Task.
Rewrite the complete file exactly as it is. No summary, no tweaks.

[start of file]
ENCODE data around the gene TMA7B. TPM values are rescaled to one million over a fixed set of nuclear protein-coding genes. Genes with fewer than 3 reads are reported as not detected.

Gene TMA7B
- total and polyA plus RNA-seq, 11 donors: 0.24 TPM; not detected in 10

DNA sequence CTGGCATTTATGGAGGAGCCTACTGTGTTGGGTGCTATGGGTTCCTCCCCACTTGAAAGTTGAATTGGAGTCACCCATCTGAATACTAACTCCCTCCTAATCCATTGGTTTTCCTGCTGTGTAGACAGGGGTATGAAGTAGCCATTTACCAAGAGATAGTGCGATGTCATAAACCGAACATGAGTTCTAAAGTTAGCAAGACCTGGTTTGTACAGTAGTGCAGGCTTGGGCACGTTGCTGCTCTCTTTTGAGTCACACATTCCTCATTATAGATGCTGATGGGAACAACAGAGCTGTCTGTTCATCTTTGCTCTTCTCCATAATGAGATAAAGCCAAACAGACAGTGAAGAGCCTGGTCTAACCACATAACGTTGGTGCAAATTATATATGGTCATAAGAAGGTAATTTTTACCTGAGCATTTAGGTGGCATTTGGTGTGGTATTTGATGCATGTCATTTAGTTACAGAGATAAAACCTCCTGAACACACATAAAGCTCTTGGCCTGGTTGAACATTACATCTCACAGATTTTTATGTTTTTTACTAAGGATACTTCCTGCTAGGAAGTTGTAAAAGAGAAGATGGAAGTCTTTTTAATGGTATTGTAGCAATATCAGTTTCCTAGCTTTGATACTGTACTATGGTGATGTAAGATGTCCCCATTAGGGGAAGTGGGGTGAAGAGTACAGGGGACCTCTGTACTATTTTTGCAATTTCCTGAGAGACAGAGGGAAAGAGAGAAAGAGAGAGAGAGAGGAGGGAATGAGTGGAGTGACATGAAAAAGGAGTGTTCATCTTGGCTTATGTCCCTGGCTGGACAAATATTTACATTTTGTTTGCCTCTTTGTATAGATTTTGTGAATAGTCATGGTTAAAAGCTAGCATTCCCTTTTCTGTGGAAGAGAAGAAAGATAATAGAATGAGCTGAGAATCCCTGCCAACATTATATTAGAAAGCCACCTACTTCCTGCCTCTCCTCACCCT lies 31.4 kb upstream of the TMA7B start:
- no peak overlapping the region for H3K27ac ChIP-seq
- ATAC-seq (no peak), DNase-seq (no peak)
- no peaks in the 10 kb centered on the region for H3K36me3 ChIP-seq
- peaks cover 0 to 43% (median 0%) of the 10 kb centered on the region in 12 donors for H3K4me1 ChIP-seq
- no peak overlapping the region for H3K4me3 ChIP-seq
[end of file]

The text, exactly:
ENCODE data around the gene TMA7B. TPM values are rescaled to one million over a fixed set of nuclear protein-coding genes. Genes with fewer than 3 reads are reported as not detected.

Gene TMA7B
- total and polyA plus RNA-seq, 11 donors: 0.24 TPM; not detected in 10

DNA sequence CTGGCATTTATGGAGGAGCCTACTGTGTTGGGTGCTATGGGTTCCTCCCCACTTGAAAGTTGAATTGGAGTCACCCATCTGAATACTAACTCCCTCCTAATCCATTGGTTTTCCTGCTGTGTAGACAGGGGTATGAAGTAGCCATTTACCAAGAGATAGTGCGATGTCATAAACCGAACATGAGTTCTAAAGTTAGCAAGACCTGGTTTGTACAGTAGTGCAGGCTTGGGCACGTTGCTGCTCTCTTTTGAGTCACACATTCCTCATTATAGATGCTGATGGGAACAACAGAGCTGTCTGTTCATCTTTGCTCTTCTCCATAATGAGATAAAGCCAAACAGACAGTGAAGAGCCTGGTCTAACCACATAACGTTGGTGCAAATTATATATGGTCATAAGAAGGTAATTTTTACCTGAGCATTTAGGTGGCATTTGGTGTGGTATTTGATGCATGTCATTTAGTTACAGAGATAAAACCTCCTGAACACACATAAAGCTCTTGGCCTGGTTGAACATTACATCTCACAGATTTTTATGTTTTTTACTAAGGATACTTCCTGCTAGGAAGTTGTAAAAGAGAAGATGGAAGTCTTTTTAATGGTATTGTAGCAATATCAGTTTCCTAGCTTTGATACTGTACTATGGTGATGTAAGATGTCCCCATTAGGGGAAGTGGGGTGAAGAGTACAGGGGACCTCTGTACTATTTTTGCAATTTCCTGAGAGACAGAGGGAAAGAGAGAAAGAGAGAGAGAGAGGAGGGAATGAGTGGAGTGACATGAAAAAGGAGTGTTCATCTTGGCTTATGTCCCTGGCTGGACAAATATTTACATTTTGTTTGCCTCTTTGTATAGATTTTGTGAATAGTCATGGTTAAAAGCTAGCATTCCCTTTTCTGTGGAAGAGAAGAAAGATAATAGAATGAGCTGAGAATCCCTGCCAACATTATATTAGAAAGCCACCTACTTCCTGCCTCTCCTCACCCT lies 31.4 kb upstream of the TMA7B start:
- no peak overlapping the region for H3K27ac ChIP-seq
- ATAC-seq (no peak), DNase-seq (no peak)
- no peaks in the 10 kb centered on the region for H3K36me3 ChIP-seq
- peaks cover 0 to 43% (median 0%) of the 10 kb centered on the region in 12 donors for H3K4me1 ChIP-seq
- no peak overlapping the region for H3K4me3 ChIP-seq